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Contributor

The Financial Industry Regulatory Authority (FINRA) is the largest independent regulator for all securities firms doing business in the United States. FINRA's mission is to protect America's investors by making sure the securities industry operates fairly and honestly.

Action Plan: Set SMART Goals

Getting what you want doesn't always come easily. Chances are, you'll have to work to reach your goal. Achieving what you want financially -- whether saving to buy a house or for a fun vacation -- requires the same planning, perseverance and know-how.

Goal-setting is pretty simple. A goal is something that you are willing to work for. You can get what you want by planning AND following the plan. Setting achievable -- and SMART -- goals is your first step to success. SMART goals are: 

  • Specific The more specific your goal, the easier it is to understand what you need to achieve.
  • Measurable With a dollar amount to your goals, you have a built-in way of measuring your progress toward that goal and something tangible to work toward.
  • Attainable Your goals should be a challenge, yet not so challenging as to be impossible to meet.
  • Rewarding How are you going to feel when you've reached it?
  • Time-bound You have to choose a reasonable timeframe for the achievement of your goals. 

Compare the two sets of goals below. The general goals simply state what you hope or want without specifics to help you along. The SMART goals provide you with specific and measurable targets to work toward both in terms of a dollar amount and timeframe.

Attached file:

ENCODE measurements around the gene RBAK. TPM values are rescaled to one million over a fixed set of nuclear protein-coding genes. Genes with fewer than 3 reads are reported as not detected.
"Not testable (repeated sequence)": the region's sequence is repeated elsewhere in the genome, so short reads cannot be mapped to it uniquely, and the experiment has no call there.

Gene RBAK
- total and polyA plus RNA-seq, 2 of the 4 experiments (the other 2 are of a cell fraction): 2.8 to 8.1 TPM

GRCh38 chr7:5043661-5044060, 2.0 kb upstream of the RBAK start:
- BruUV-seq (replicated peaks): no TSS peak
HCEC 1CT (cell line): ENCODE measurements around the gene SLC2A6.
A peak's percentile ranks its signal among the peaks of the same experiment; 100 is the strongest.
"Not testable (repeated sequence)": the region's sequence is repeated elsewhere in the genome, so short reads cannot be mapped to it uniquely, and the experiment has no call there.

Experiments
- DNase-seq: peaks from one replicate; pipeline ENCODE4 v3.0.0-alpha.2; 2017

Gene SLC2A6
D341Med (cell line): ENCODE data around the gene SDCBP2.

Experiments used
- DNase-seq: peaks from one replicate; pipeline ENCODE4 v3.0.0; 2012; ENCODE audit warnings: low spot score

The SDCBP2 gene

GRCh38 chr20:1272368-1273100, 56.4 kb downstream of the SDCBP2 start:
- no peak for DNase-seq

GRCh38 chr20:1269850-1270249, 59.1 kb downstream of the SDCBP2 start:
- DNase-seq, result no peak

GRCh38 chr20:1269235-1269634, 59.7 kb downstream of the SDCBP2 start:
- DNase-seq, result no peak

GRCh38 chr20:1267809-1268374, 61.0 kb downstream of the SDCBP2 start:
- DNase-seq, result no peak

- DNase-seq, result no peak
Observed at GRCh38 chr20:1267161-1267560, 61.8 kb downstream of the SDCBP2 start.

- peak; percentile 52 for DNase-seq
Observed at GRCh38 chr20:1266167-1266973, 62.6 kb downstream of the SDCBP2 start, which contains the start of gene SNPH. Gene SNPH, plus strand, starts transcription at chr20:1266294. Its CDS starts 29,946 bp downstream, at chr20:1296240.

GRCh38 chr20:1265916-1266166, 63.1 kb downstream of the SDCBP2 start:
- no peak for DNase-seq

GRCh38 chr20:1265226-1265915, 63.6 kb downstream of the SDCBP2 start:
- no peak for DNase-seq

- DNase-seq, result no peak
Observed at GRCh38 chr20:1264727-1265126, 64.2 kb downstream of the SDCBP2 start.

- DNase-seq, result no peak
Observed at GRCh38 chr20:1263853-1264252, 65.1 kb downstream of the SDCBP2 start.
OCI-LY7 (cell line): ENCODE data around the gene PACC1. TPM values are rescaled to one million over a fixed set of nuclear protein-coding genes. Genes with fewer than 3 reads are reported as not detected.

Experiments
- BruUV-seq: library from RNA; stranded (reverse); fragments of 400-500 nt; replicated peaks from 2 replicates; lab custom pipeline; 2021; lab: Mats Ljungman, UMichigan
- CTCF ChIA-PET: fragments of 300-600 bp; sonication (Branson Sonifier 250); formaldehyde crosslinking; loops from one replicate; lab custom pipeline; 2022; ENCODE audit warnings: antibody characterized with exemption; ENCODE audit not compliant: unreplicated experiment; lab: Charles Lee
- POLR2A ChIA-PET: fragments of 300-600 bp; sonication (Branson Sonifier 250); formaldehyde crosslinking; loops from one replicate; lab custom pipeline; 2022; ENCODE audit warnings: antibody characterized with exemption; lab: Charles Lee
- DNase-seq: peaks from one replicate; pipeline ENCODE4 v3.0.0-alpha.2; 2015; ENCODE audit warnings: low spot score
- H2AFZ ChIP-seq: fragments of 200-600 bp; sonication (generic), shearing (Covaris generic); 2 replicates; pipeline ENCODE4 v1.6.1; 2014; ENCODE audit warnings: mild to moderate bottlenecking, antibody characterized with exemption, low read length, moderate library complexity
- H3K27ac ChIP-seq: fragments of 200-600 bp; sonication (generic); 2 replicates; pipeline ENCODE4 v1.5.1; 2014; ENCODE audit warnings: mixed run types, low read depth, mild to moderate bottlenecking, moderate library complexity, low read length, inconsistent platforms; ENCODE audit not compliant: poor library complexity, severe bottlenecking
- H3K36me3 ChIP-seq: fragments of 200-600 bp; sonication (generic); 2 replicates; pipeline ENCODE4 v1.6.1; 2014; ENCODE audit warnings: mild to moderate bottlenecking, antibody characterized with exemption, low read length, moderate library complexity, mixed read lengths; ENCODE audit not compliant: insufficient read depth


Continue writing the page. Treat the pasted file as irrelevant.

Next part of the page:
General Goals SMART Goals
  • Hope to get out of debt
  • Want to buy a house
  • Want to send my children to college
  • Will be out of debt by January of next year based on monthly payments of $600
  • Will buy a home in two years with $10,000 saved for a down payment
  • Will have $18,000 saved for college in 10 years when my child is 18 years old

When setting financial goals, it's important to understand the types of goals you are trying to achieve. In general, there are three types of financial goals, all distinguished by the time it would likely take to achieve them. One of your first goals should be saving for an emergency fund of three to six months of expenses. It is always important to keep that emergency fund on your radar as you're working toward achieving other financial goals.

Short-Term Goals
(Less Than a Year)
Mid-Term Goals
(One to Three Years)
Long-Term Goals
(More than Three Years)
  • Emergency fund
  • Buying a TV
  • Buying new furniture
  • Going on vacation
  • Getting out of debt
  • Buying a car
  • Buying a home
  • Emergency fund
  • College fund
  • Retirement
  • Vacation home
  • Emergency fund

Once you've set your financial goals, achieving them requires planning to get to where you want to be. Take these steps to get going:

  1. Set your goals. Figure out what you want to achieve and what it will take, financially speaking, to achieve it.
  2. Plan the time and savings level to achieve your goals: Goals take time and effort. Set a realistic timetable and a savings level that you can keep up.
  3. Stick to the plan.
    • Write down your goals
    • Place reminders where you'll see them every day
    • Use constant, positive motivation
    • Draw support from friends and family

Set SMART Goals Worksheet

Use the worksheet below to help you outline your goals and a plan to achieve them.

Goal Amount Needed Month & Year Needed Saving Start Date Months to Save Monthly Amount to Save Ways to Reach Goal
1.            
2.            
3.            
4.            
5.            

Source: InCharge Education Foundation

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